remand report.

       17. In Kamarudheen v. S.H.O., Muvattupuzha Police Station

(I.L.R. 2010 (3) Kerala 870), the following contention was raised by the

accused:



              "Except an allegation in the remand report dated

       22.7.2010 that A-10 is involved in the criminal conspiracy,

       there is total lack of any material to support or substantiate

       the said allegation. On the contrary the said remand report

       refers to the confession by Yunus (A-4) regarding the

       criminal conspiracy hatched by the accused persons who

       do not include A-10. In the remand extension report dated

       4.8.2010 also, there is no incriminating material relied on

       by the investigating officer so as to justify the continued

       detention of A-10. No weapon has been recovered from A-

       10. When the remand report dated 22.7.2010 and remand

       extension report dated 4.8.2010 do not contain any

       incriminating material or circumstance against A-10, it is

       not open to the Public Prosecutor to elicit grounds or

       circumstances which are not referred to in the remand

       reports. A remand report is a vital document which should

       contain each and every ground on which a person accused

       of an offence is sought to be remanded to custody.



In Kamarudheen's case, the aforesaid contention was answered thus:

              "16.     It is true that the remand report dated

     22.7.2010 and the remand extension report dated 4.8.2010

     pertaining to A-10 do not make mention of all the

     incriminating circumstances now relied on against him.

     The Cr.P.C. does not even use the expression "remand"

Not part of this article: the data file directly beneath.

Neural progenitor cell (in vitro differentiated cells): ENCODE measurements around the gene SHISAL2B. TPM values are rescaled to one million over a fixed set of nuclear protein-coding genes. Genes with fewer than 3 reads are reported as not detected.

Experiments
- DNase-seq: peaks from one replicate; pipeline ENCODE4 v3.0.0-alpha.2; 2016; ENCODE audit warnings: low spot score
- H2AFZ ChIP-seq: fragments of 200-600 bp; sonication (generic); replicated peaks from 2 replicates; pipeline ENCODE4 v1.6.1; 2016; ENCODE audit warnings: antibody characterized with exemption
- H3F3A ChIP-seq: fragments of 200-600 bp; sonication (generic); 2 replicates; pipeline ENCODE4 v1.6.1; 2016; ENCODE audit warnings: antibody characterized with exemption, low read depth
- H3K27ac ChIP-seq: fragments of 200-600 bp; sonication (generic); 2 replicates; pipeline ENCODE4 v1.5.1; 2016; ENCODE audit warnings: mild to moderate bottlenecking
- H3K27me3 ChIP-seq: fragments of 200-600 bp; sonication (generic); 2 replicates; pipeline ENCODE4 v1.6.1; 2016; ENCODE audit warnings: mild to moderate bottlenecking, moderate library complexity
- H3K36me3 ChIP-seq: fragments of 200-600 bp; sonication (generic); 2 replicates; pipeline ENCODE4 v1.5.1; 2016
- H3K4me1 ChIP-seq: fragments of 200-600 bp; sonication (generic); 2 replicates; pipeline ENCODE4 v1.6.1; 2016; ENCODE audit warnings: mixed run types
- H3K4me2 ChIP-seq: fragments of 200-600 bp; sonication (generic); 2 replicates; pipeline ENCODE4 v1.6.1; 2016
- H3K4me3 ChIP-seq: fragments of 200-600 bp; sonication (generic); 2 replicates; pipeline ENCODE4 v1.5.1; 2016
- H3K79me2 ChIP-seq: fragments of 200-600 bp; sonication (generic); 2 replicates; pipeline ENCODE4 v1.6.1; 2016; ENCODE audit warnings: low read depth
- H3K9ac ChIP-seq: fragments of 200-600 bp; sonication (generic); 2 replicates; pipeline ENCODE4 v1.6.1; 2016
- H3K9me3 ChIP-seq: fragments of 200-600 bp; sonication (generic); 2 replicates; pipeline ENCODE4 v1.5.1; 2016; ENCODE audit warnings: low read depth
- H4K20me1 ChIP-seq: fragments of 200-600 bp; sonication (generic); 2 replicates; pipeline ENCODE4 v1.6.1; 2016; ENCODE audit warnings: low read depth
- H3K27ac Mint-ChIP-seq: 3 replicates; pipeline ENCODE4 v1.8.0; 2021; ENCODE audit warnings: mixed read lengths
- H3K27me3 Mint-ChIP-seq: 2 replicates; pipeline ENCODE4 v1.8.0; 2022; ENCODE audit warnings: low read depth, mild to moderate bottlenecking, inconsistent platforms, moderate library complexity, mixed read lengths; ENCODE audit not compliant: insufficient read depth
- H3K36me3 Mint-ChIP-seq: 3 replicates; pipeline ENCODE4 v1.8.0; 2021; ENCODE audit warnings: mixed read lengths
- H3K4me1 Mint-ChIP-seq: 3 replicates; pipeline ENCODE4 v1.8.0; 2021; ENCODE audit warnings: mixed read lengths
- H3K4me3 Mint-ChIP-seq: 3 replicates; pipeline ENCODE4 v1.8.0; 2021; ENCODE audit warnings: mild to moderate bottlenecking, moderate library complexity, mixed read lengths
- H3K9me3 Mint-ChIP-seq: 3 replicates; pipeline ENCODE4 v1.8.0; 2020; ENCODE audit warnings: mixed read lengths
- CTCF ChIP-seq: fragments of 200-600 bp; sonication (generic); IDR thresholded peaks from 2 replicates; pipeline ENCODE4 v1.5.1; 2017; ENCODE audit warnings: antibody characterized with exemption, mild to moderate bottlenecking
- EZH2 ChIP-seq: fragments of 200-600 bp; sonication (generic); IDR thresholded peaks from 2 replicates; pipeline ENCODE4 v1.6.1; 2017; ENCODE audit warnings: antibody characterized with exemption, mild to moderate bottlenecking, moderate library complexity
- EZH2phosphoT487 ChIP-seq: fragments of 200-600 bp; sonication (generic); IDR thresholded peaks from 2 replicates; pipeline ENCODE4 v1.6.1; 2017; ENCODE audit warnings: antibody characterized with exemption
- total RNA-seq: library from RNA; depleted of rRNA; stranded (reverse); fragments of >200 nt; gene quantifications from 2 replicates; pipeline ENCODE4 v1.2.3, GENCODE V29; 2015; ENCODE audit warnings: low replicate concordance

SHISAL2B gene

during the crime stage (investigation stage) of a case.

     Section 167 Cr.P.C. only uses the expression "detention"

     at that stage. It is only at the post-cognizance stage that

     the Cr.P.C. uses the expression "remand" (vide Section

     309(2) Cr.P.C.).     However, by way of long usage or

     practice, the process of the Magistrate authorizing the

     detention of an accused person during the stage of

     investigation also is understood as "remand".


            17. There is no provision in the Cr.P.C. requiring the

     Police Officer to submit a "remand report".       But under

     Section 167 Cr.P.C. it is imperative that the Police Officer

     should send along with the accused a copy of the entries in

     the Police diary which he is bound to maintain under

     section 172 Cr.P.C. Usually copies of the entries in the

     Police diary are not separately sent to the Magistrate.    A

     gist of the above entries in the Police diary alone is

     incorporated by the Police Officer in the remand report or

     in the remand extension report. The purpose of filing such

     reports and the purpose of incorporation of the diary